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Quick Recipes on Symbian OS: Mastering C++ Smartphone Development

Book Description

Symbian OS continues to be the top operating system for smartphones across the world, with the number of Symbian OS phones sold now well beyond the 100 million mark. As more and more developers realize the huge opportunities available designing with Symbian OS, one of the first major obstacles they face is the sheer length of time it takes to start producing functional C++ applications for Symbian OS phones. "Quick Recipes on Symbian OS" provides easy-to-use recipes for mastering common development tasks. The book's structured, time-focused approach to becoming familiar with the basics allows readers to get up and running quickly.

From the Author

This book is meant as an entry point into the Symbian OS C++ development ecosystem.

Our goal is to allow you to create a working prototype of your application for Symbian OS withing 2 weeks, using only this book, a computer, an internet connection and a Symbian phone.

Inside, you will find reusable modules implementing the most common tasks developers usually have to labour on, along with enough information for you to understand them and integrate them into your own application.

This book can be used in several ways:

- as a learning exercise.

- to complement a university course.

- as a reference to keep on your desk.

Table of Contents

  1. Copyright
  2. Foreword
  3. About this Book
  4. About the Authors
    1. Michael Aubert
    2. Alexey Gusev
    3. Tanzim Husain
    4. Jenny Mulholland
    5. Antony Pranata
    6. Jukka Silvennoinen
    7. Jo Stichbury
  5. Acknowledgments
  6. Symbian OS Code Conventions and Notations Used in the Book
    1. 1.1. Capitalization
    2. 1.2. Prefixes
    3. 1.3. Suffixes
  7. 1. Introduction and Setup
    1. 1.1. Tools: What You Need and Where to Find It
      1. 1.1.1. System Requirements
      2. 1.1.2. IDE
      3. 1.1.3. SDKs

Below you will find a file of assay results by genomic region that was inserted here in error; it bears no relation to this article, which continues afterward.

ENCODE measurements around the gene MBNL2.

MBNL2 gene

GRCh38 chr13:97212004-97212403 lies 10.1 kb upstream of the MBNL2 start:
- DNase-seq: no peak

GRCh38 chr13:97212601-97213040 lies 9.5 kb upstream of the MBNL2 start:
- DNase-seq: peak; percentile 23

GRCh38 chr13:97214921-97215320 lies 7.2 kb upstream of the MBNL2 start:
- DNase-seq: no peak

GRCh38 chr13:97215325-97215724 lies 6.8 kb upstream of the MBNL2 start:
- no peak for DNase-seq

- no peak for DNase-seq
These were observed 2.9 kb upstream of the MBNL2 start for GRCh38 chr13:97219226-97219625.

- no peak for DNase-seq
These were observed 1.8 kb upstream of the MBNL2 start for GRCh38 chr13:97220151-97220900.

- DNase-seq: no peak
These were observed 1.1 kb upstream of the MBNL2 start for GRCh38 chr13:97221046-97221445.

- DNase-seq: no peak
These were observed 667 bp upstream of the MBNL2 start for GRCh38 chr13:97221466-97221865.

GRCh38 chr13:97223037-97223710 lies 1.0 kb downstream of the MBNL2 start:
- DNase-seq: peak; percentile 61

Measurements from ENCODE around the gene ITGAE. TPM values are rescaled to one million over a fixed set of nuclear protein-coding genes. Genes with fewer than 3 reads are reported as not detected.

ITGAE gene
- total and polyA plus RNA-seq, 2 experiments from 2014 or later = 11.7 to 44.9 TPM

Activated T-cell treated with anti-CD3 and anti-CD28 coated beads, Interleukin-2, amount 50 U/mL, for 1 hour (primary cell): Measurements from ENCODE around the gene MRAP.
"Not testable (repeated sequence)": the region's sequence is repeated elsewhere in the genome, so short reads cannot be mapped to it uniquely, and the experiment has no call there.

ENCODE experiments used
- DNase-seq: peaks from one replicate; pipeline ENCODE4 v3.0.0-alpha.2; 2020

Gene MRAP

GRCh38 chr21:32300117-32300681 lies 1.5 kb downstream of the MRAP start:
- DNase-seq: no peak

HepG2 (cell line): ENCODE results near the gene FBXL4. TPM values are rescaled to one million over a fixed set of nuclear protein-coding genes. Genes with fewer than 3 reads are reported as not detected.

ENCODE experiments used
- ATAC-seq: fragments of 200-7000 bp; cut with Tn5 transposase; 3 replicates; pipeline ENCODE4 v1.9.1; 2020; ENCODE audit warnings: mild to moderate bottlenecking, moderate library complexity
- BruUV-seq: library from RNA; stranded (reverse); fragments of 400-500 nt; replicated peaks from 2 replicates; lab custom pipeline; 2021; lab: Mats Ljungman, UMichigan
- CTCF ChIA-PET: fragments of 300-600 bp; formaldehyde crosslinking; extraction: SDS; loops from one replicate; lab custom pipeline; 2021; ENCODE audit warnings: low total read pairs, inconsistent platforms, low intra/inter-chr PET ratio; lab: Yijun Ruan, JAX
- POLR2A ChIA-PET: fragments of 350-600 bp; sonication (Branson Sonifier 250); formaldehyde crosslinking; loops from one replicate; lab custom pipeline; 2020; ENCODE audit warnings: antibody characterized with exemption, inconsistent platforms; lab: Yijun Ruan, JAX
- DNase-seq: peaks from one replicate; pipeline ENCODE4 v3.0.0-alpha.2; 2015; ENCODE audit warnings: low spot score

4. 1.1.4. Compilers
    2. 1.2. While You are Waiting
      1. 1.2.1. Carbide.c++
      2. 1.2.2. Development Communities
      3. 1.2.3. Concepts of Mobile Development
      4. 1.2.4. ARM Hardware
      5. 1.2.5. Emulator
    3. 1.3. Post-Installation
      1. 1.3.1. Command Line Tools
      2. 1.3.2. SDK Directories Structure
      3. 1.3.3. Emulators
  8. 2. Quick Start
    1. 2.1. Hello World Project Template
    2. 2.2. Running Carbide.c++ IDE
    3. 2.3. Generating the Hello World Project
    4. 2.4. Building the Hello World Project
    5. 2.5. Running the Hello World Application on the Emulator
      1. 2.5.1. Configuring the Emulator
    6. 2.6. Running the Hello World Application on the Device
    7. 2.7. Modifying the Hello World Project
      1. 2.7.1. Adding a New Menu Item
      2. 2.7.2. Handling a Menu Event
    8. 2.8. Advanced Topics on Carbide.c++
      1. 2.8.1. Modifying the Project Files
      2. 2.8.2. Importing Project Files
      3. 2.8.3. Changing the Certificate/Key Pair
    9. 2.9. Links
  9. 3. Symbian OS Development Basics
    1. 3.1. Fundamental Data Types on Symbian OS
    2. 3.2. Symbian OS Class Conventions
      1. 3.2.1. T Classes
      2. 3.2.2. C Classes
      3. 3.2.3. R Classes
      4. 3.2.4. M Classes
      5. 3.2.5. Static Classes
    3. 3.3. Leaves and Exception Handling
      1. 3.3.1. The Difference between Panics and Leaves
      2. 3.3.2. TRAP and TRAPD Macros
      3. 3.3.3. What Causes a Leave?
      4. 3.3.4. new(ELeave)
    4. 3.4. The Cleanup Stack
    5. 3.5. The Cleanup Stack FAQ: Advanced Information
      1. 3.5.1. Why Does PushL( ) Leave?
      2. 3.5.2. Why Do I Get a Panic When I Try To Use the Cleanup Stack?
      3. 3.5.3. Why Do I Get a Panic When My Code Leaves a TRAP?
      4. 3.5.4. Why Do I Get a Panic When I Call CleanupStack::Pop( )?
      5. 3.5.5. How Do I Mix Leaves, Exceptions and the Cleanup Stack?
    6. 3.6. Two-Phase Construction
    7. 3.7. Thin Templates
    8. 3.8. Descriptors – Symbian OS Strings
      1. 3.8.1. Character Size
      2. 3.8.2. TDesC
      3. 3.8.3. TDes
      4. 3.8.4. The Derived Descriptor Classes
      5. 3.8.5. Pointer Descriptors: TPtrC and TPtr
      6. 3.8.6. Stack-Based Buffer Descriptors TBufC and TBuf
      7. 3.8.7. Dynamic Descriptors: HBufC and RBuf
      8. 3.8.8. Using RBuf
      9. 3.8.9. Literal Descriptors
      10. 3.8.10. Descriptor Class Types: Summary
      11. 3.8.11. Using the Descriptor APIs
      12. 3.8.12. Descriptors as Function Parameters and Return Types
    9. 3.9. Arrays on Symbian OS
      1. 3.9.1. Static Arrays
      2. 3.9.2. Dynamic Arrays
      3. 3.9.3. Cleanup of the RArray Classes
      4. 3.9.4. When Should You Use CArrayX Arrays?
      5. 3.9.5. Sorting and Searching
    10. 3.10. Executable Files